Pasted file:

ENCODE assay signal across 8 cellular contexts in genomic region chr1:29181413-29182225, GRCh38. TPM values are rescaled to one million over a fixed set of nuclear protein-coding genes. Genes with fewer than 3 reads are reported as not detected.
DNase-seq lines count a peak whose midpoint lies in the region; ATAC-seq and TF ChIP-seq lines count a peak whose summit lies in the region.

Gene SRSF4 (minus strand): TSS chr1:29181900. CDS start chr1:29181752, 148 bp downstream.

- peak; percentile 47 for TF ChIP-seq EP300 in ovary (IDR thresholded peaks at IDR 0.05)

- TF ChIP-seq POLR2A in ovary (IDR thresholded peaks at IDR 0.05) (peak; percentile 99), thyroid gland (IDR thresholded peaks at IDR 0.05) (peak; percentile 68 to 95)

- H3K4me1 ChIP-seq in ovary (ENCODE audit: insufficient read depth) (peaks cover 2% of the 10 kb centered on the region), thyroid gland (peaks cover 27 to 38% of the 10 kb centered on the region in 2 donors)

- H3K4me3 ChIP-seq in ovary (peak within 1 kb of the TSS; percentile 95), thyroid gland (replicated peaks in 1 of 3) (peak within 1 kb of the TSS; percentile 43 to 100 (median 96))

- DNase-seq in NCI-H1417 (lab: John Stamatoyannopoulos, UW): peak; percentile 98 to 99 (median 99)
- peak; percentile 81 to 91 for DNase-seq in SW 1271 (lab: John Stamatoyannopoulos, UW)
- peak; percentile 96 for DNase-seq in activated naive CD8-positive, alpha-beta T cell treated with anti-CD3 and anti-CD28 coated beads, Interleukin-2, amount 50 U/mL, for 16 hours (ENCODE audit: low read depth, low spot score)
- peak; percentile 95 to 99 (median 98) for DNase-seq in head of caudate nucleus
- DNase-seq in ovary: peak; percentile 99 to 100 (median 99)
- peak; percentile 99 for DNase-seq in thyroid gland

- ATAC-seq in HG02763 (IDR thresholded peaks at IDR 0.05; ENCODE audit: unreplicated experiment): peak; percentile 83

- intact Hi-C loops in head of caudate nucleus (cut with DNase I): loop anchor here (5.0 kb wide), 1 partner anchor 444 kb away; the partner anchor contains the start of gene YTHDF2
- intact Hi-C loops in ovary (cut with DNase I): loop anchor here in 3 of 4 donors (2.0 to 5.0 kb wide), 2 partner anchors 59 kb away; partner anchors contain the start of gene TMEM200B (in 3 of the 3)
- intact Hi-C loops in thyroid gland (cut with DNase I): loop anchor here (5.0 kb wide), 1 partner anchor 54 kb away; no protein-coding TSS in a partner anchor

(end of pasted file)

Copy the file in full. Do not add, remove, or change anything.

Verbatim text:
ENCODE assay signal across 8 cellular contexts in genomic region chr1:29181413-29182225, GRCh38. TPM values are rescaled to one million over a fixed set of nuclear protein-coding genes. Genes with fewer than 3 reads are reported as not detected.
DNase-seq lines count a peak whose midpoint lies in the region; ATAC-seq and TF ChIP-seq lines count a peak whose summit lies in the region.

Gene SRSF4 (minus strand): TSS chr1:29181900. CDS start chr1:29181752, 148 bp downstream.

- peak; percentile 47 for TF ChIP-seq EP300 in ovary (IDR thresholded peaks at IDR 0.05)

- TF ChIP-seq POLR2A in ovary (IDR thresholded peaks at IDR 0.05) (peak; percentile 99), thyroid gland (IDR thresholded peaks at IDR 0.05) (peak; percentile 68 to 95)

- H3K4me1 ChIP-seq in ovary (ENCODE audit: insufficient read depth) (peaks cover 2% of the 10 kb centered on the region), thyroid gland (peaks cover 27 to 38% of the 10 kb centered on the region in 2 donors)

- H3K4me3 ChIP-seq in ovary (peak within 1 kb of the TSS; percentile 95), thyroid gland (replicated peaks in 1 of 3) (peak within 1 kb of the TSS; percentile 43 to 100 (median 96))

- DNase-seq in NCI-H1417 (lab: John Stamatoyannopoulos, UW): peak; percentile 98 to 99 (median 99)
- peak; percentile 81 to 91 for DNase-seq in SW 1271 (lab: John Stamatoyannopoulos, UW)
- peak; percentile 96 for DNase-seq in activated naive CD8-positive, alpha-beta T cell treated with anti-CD3 and anti-CD28 coated beads, Interleukin-2, amount 50 U/mL, for 16 hours (ENCODE audit: low read depth, low spot score)
- peak; percentile 95 to 99 (median 98) for DNase-seq in head of caudate nucleus
- DNase-seq in ovary: peak; percentile 99 to 100 (median 99)
- peak; percentile 99 for DNase-seq in thyroid gland

- ATAC-seq in HG02763 (IDR thresholded peaks at IDR 0.05; ENCODE audit: unreplicated experiment): peak; percentile 83

- intact Hi-C loops in head of caudate nucleus (cut with DNase I): loop anchor here (5.0 kb wide), 1 partner anchor 444 kb away; the partner anchor contains the start of gene YTHDF2
- intact Hi-C loops in ovary (cut with DNase I): loop anchor here in 3 of 4 donors (2.0 to 5.0 kb wide), 2 partner anchors 59 kb away; partner anchors contain the start of gene TMEM200B (in 3 of the 3)
- intact Hi-C loops in thyroid gland (cut with DNase I): loop anchor here (5.0 kb wide), 1 partner anchor 54 kb away; no protein-coding TSS in a partner anchor